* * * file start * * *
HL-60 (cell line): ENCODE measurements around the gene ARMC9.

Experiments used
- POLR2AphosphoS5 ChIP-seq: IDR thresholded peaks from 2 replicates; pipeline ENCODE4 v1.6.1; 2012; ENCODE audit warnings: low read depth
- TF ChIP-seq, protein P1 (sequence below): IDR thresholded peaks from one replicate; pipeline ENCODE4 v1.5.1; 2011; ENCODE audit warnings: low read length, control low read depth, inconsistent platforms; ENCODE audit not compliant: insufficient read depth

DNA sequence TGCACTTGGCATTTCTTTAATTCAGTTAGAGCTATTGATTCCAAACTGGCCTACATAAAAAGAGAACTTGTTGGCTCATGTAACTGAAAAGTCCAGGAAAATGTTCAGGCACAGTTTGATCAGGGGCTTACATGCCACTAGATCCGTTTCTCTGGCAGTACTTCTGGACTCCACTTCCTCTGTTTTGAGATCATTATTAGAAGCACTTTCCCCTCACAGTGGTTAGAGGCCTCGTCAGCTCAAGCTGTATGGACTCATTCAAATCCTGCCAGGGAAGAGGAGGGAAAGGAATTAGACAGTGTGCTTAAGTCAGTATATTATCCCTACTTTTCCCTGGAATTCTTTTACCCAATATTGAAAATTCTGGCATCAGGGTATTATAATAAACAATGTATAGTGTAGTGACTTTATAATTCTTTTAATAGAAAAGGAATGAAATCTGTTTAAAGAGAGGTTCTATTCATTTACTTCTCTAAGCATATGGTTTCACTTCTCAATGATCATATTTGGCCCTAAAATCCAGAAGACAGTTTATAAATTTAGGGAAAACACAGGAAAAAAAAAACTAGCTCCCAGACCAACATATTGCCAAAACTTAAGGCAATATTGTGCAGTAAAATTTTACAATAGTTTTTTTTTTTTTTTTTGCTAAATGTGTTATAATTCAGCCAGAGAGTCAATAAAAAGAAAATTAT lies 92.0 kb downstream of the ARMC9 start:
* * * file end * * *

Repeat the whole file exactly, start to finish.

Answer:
HL-60 (cell line): ENCODE measurements around the gene ARMC9.

Experiments used
- POLR2AphosphoS5 ChIP-seq: IDR thresholded peaks from 2 replicates; pipeline ENCODE4 v1.6.1; 2012; ENCODE audit warnings: low read depth
- TF ChIP-seq, protein P1 (sequence below): IDR thresholded peaks from one replicate; pipeline ENCODE4 v1.5.1; 2011; ENCODE audit warnings: low read length, control low read depth, inconsistent platforms; ENCODE audit not compliant: insufficient read depth

DNA sequence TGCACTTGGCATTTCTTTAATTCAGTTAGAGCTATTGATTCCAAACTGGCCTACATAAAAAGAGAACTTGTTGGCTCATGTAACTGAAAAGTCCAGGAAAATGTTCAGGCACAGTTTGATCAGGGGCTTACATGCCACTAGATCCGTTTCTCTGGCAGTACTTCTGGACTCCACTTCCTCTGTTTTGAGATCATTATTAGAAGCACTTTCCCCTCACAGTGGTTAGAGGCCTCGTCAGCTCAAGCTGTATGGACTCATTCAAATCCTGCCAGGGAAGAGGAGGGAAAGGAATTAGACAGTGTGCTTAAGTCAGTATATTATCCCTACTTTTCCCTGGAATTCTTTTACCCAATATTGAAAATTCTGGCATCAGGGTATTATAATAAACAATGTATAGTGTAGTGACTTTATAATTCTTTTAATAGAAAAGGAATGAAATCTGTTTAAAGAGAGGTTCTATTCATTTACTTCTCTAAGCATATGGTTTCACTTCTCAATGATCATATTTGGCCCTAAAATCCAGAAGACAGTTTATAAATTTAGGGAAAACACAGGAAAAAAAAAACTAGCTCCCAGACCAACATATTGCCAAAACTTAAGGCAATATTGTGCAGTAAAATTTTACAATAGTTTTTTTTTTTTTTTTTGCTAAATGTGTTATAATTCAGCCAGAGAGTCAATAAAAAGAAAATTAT lies 92.0 kb downstream of the ARMC9 start: